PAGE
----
On the 5th of June I thought I was thankful for air conditioning. I now realize I was just a little appreciative. It has been over 100 two days so far this week. I just came in from checking on a few things and letting the cows into another section of the pasture. It’s 10:20 P.M. and 87 outside. I am wet with sweat. My heart is full of gratitude for air conditioning.
I guess thankfulness can be measured by intensity, endurance, and consciousness. During weeks like this it is impossible not to be conscious of air conditioning. Cool air envelopes you as you step inside whispering “this is a good place to be; come in and enjoy the comfort.” When it is only 80 outside that comfort is easy to ignore and thanksgiving is surely less intense. Cool air becomes a right and not a blessing; thanksgiving dies a quick and painless death.
If I have learned anything in this journey into intentional thanksgiving it is that conscious, intense, enduring thankfulness is hard to maintain. I am more inclined to be conscious of new, or at least renewed, blessings. Thanksgiving is a dish best served fresh, or is it? Perhaps the thanksgiving that really counts is that which endures in our consciousness long after the fresh has wilted. I’m thinking of the thankfulness that flows through the parent of a sick child conquering the fear and uncertainty of the night. Or the thankfulness of an elderly couple gingerly supporting each other as they walk through the park. These thankful hearts are anchored in a peace planted deep in the heart. It is a thanksgiving that flows not out of external blessings but rather out of a connectedness to others. It comes to those who recognize that the true gift is always the giver themselves. The truly thankful are the ones who have learned to receive the gift of love. That thanksgiving consciously and intensely endures the greatest of disappointments; it comforts in all the conditions of life.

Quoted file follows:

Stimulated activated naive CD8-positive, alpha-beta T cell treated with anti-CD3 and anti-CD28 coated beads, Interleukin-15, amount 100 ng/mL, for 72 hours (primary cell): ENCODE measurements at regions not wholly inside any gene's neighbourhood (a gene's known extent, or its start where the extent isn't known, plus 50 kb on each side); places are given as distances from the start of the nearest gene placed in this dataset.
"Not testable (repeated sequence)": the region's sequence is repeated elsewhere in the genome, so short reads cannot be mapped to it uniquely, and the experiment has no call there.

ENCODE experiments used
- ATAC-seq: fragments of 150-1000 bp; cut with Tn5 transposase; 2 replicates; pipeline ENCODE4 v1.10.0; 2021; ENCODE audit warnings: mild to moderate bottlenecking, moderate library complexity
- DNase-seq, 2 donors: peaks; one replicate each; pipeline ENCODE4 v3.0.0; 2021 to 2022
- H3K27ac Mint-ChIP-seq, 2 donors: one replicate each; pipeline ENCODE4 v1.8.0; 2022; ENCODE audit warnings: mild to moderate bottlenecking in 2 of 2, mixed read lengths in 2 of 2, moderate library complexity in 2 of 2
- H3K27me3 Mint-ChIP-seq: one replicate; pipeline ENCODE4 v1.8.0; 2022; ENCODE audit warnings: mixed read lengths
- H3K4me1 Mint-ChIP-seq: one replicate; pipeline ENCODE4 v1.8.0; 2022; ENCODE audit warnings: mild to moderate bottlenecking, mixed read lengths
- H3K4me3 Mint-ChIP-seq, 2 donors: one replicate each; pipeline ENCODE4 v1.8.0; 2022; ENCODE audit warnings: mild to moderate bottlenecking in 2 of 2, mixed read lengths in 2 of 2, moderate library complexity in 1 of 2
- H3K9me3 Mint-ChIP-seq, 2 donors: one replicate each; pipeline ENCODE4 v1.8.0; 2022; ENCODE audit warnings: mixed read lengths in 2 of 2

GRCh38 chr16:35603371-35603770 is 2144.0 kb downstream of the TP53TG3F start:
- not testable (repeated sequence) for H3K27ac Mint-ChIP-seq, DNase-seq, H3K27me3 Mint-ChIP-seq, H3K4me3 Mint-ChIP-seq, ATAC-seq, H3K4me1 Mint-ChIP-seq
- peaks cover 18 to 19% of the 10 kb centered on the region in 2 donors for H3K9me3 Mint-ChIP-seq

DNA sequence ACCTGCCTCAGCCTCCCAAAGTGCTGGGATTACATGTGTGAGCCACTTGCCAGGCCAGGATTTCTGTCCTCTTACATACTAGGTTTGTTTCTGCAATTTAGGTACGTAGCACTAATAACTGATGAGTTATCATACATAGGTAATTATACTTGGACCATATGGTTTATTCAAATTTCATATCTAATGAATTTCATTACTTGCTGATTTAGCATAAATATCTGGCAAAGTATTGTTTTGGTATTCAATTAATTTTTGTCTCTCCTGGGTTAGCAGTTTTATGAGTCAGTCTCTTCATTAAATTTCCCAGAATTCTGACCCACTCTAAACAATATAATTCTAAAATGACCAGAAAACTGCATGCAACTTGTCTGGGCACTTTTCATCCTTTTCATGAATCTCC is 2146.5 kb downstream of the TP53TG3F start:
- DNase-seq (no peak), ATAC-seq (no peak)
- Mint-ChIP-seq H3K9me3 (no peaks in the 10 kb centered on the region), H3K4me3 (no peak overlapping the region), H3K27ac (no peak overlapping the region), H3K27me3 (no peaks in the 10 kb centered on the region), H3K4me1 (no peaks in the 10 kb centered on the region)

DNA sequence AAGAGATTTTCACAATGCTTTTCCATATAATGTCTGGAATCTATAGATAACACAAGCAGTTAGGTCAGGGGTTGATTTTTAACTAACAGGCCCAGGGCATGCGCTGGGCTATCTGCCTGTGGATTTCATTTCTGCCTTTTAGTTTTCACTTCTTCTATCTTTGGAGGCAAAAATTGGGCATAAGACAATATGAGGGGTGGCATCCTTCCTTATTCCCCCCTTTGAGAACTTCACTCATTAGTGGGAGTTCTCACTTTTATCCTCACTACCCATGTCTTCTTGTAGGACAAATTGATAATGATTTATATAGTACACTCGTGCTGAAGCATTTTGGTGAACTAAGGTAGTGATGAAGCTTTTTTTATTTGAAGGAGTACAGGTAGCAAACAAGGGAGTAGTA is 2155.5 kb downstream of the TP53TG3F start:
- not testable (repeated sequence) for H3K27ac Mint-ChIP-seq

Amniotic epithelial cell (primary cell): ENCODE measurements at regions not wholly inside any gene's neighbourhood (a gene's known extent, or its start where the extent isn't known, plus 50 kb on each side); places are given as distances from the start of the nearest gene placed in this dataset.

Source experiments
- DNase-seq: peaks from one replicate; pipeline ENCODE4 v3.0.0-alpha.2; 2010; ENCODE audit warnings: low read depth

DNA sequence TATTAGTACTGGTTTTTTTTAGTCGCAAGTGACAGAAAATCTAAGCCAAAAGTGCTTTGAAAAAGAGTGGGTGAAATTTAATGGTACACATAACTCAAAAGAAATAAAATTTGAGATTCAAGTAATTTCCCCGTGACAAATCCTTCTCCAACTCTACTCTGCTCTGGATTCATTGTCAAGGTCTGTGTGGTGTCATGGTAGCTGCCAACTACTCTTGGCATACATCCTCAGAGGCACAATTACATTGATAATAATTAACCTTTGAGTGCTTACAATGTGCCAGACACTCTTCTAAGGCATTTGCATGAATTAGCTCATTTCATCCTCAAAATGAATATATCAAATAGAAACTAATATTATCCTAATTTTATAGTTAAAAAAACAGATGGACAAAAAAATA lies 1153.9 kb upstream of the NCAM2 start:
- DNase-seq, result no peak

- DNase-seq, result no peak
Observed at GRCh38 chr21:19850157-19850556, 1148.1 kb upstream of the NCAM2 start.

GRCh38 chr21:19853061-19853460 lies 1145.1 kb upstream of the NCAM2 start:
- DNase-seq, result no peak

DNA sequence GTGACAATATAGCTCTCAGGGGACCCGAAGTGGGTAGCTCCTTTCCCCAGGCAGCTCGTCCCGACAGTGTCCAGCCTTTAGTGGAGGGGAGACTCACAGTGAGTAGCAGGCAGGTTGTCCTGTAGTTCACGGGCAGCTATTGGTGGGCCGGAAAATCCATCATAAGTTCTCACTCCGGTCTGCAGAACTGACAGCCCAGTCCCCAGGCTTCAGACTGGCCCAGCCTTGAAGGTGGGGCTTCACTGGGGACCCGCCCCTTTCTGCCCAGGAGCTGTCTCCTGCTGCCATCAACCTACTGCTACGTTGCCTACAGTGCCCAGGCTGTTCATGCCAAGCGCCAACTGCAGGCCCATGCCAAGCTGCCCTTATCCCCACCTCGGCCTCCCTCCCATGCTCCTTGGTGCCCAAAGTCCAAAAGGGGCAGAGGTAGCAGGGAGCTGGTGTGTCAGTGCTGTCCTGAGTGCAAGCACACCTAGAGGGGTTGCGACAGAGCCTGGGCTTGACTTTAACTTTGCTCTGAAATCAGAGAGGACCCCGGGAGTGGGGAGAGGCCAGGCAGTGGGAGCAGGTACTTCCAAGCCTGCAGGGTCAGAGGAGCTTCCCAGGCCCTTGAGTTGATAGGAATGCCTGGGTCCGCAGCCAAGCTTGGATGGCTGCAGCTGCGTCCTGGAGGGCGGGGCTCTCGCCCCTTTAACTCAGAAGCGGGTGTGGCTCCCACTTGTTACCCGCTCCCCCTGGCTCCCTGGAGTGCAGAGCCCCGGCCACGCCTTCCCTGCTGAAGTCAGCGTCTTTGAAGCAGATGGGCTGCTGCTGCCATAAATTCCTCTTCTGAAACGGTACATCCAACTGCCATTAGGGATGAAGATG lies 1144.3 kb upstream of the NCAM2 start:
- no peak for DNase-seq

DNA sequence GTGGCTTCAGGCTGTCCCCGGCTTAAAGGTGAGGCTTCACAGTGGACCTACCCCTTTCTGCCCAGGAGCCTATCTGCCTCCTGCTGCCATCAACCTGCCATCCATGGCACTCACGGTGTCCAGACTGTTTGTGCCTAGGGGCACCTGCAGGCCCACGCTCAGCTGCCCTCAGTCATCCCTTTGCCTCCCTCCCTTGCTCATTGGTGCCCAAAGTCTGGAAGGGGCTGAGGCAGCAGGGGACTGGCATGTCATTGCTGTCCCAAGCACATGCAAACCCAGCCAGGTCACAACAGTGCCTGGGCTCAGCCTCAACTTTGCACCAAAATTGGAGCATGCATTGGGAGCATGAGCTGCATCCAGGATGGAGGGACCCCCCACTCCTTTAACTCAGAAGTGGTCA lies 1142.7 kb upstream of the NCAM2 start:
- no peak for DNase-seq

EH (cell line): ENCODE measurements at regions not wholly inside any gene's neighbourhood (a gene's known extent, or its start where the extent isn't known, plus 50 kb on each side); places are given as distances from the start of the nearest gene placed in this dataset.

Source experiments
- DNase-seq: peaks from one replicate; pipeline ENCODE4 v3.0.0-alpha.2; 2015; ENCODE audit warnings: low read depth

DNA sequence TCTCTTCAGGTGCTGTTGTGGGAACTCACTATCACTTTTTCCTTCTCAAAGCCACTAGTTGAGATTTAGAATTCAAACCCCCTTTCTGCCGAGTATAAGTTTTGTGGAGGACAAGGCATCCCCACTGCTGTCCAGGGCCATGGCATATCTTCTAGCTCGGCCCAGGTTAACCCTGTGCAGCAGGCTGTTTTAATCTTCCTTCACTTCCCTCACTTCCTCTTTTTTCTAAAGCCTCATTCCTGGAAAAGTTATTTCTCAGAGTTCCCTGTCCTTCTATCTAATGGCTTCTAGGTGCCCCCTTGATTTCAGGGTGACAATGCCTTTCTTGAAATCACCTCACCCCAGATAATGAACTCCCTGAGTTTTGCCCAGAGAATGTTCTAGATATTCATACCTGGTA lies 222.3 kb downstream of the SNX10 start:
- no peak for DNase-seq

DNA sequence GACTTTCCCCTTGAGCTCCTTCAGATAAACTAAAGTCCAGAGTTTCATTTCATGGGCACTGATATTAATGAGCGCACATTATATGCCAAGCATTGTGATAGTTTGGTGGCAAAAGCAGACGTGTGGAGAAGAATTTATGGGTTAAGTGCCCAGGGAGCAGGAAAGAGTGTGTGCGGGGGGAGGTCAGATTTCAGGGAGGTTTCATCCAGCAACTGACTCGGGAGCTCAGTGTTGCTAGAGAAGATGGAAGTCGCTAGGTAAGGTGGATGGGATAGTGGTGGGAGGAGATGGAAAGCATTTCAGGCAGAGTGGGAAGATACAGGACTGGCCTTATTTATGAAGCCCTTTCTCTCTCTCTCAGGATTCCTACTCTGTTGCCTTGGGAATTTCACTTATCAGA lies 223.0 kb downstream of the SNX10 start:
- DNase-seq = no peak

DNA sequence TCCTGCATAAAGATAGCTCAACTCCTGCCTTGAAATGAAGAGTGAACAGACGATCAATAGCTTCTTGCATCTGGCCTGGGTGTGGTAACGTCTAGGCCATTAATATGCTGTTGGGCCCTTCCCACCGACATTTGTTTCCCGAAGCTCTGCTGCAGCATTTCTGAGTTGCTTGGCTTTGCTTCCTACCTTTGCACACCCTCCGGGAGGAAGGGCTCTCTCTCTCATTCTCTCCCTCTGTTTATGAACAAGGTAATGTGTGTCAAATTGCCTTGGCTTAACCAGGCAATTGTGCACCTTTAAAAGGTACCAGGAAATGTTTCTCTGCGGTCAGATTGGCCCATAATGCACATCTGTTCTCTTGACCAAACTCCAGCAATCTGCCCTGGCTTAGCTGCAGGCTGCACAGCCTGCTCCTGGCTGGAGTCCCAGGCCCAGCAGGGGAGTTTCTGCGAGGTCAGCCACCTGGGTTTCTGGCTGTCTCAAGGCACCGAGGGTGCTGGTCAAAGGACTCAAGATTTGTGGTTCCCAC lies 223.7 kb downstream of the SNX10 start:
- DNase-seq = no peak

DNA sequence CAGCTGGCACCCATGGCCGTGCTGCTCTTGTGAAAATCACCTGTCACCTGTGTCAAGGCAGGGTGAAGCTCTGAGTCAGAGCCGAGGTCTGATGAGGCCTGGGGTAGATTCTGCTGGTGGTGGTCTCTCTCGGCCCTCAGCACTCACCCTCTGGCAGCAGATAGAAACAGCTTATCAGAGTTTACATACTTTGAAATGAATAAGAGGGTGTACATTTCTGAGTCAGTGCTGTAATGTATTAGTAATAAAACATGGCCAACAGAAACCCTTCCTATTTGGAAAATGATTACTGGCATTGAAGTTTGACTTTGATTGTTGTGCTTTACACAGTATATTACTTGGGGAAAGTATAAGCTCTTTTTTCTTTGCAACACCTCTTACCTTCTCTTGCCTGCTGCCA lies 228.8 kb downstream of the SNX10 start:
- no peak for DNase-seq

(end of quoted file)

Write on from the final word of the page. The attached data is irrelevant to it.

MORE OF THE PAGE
August 4, 2010